In The Blue Gardenia, trying to mend a broken heart, telephone operator Norah Larkin (Anne Baxter) agrees to a date with the office stud, Harry Prebble (Raymond Burr). At his apartment later that night, Harry plies her with a drink, but Norah resists his aggressive advances, fending him off with a fireplace poker.
The next morning, Harry is dead and Norah can’t remember what happened. As the police investigate, newspaperman Casey Mayo takes an interest in the case. Locating Norah through appeals to her in his column, he convinces her she is a murderess. But that’s before the final twist in Fritz Lang’s film noir mystery.
Lang directed The Blue Gardenia as a work-for-hire, but his artistry looms in the use of the camera for psychological insight and in making even trusty, everyday items (such as a telephone) appear potentially lethal.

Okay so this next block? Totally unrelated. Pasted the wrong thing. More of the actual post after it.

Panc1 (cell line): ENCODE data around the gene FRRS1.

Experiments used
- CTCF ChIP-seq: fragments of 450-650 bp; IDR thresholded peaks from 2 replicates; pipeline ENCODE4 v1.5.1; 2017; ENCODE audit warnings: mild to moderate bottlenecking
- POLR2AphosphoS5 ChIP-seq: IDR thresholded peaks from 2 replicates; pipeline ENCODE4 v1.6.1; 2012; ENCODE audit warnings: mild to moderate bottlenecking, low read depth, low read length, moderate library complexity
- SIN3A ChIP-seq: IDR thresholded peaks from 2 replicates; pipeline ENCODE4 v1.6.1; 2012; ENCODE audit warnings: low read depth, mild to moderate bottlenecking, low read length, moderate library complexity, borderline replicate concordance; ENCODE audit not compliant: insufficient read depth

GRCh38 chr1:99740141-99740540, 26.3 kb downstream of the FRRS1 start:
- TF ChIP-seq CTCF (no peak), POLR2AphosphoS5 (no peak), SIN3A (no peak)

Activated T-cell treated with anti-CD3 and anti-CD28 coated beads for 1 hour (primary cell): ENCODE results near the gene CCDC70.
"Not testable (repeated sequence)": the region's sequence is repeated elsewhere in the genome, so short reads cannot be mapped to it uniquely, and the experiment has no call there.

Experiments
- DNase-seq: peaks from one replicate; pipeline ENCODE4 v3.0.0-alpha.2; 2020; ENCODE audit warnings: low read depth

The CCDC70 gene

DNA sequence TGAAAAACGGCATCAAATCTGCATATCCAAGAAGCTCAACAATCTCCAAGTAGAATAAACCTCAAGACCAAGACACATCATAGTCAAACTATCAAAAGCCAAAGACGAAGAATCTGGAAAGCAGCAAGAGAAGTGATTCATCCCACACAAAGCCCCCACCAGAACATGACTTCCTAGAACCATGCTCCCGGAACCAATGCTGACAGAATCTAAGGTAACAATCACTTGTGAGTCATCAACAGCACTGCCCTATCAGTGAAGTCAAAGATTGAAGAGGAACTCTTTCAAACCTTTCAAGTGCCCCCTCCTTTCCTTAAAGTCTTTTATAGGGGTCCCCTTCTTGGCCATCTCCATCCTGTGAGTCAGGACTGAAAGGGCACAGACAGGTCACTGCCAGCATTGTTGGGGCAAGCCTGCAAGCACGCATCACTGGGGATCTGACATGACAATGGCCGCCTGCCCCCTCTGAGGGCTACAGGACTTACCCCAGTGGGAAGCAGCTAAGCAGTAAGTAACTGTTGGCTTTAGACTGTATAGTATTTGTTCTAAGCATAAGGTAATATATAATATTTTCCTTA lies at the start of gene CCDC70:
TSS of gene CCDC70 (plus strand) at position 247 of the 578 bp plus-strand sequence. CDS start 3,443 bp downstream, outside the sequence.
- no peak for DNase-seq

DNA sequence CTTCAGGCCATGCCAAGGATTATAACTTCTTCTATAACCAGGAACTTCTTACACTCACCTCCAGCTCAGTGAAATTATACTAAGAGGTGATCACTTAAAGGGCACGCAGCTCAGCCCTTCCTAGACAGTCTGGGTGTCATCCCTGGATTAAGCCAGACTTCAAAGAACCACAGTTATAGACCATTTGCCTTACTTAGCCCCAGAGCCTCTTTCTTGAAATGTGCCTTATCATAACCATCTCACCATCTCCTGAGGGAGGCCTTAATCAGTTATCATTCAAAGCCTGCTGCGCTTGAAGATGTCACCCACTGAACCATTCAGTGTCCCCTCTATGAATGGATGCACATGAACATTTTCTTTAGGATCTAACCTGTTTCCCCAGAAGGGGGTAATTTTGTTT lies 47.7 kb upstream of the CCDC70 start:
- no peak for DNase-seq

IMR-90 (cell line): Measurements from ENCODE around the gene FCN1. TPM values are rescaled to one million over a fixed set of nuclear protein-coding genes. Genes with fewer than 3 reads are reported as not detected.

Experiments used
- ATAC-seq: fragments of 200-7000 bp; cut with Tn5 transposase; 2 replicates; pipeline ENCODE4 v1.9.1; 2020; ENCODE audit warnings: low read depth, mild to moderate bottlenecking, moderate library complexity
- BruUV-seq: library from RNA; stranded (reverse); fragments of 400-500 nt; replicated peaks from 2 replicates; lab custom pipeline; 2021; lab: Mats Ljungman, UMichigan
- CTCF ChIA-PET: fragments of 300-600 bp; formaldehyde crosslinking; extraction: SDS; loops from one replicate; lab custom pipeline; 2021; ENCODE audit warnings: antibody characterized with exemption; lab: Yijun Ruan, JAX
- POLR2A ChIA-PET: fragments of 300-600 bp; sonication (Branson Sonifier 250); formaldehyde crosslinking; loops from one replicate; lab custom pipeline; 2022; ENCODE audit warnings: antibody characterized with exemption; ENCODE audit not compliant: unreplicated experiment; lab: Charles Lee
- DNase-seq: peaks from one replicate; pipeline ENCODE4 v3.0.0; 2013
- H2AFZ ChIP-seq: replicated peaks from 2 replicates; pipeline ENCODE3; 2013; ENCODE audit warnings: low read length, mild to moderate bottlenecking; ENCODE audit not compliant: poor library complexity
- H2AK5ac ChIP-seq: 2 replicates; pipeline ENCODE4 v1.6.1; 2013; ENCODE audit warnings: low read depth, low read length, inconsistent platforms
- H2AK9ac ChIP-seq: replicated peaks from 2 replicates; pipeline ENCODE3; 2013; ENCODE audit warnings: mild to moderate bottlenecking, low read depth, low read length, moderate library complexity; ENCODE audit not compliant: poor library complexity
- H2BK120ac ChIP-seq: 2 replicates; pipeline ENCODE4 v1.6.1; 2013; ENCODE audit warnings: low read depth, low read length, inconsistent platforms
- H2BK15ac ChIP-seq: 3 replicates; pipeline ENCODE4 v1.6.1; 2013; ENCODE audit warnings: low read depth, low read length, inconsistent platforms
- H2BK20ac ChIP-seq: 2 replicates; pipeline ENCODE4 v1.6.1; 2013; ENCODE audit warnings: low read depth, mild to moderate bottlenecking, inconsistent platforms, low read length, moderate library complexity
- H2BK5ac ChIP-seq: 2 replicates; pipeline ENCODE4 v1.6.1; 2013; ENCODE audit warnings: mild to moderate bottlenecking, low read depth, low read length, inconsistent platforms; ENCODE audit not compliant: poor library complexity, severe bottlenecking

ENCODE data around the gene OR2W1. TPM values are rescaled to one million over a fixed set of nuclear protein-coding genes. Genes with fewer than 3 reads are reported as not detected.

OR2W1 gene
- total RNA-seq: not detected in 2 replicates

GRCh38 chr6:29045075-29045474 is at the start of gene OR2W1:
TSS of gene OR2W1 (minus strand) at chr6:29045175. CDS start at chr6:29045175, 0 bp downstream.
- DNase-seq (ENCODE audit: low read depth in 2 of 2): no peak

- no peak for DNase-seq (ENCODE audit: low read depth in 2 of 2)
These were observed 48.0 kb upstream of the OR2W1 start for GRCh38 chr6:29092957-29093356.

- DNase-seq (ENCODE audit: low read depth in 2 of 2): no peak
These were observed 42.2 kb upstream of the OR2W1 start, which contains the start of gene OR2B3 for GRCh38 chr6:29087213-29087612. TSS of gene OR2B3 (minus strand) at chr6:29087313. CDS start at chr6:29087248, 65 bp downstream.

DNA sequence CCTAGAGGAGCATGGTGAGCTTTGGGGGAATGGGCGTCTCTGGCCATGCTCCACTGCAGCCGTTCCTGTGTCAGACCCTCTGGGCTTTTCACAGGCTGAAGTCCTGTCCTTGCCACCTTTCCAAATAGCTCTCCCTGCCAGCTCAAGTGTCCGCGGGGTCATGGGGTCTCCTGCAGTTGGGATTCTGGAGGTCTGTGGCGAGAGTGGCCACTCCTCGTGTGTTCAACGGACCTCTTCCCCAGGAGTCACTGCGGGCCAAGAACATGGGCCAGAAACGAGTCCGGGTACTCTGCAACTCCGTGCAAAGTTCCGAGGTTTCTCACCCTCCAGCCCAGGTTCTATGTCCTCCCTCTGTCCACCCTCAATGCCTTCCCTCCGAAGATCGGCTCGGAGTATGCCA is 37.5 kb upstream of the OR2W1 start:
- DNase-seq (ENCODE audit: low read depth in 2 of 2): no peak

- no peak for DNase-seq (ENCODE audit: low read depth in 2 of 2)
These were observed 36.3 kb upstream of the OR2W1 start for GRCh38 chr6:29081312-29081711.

USA | Warner Bros | 88 minutes | 1953
Director: Fritz Lang
Script: Charles Hoffman, Vera Caspary,
Ruth Storey as Rose Miller
Richard Erdman as Al
Anne Baxter as Norah Larkin
Ray Walker as Homer
Almira Sessions as Cleaning Lady
Raymond Burr as Harry Prebble
Jeff Donnell as Sally Ellis
Richard Conte as Casey Mayo
Ann Sothern as Crystal Carpenter
George Reeves as Police Capt. Sam Haynes
Nat ‘King’ Cole as Himself
Lela Bliss as Miss Stanley
Norman Leavitt as Bill
Frank Ferguson as Drunk Reporter
Celia Lovsky as Mary
Hugh Sanders as Managing Editor of The Chronicle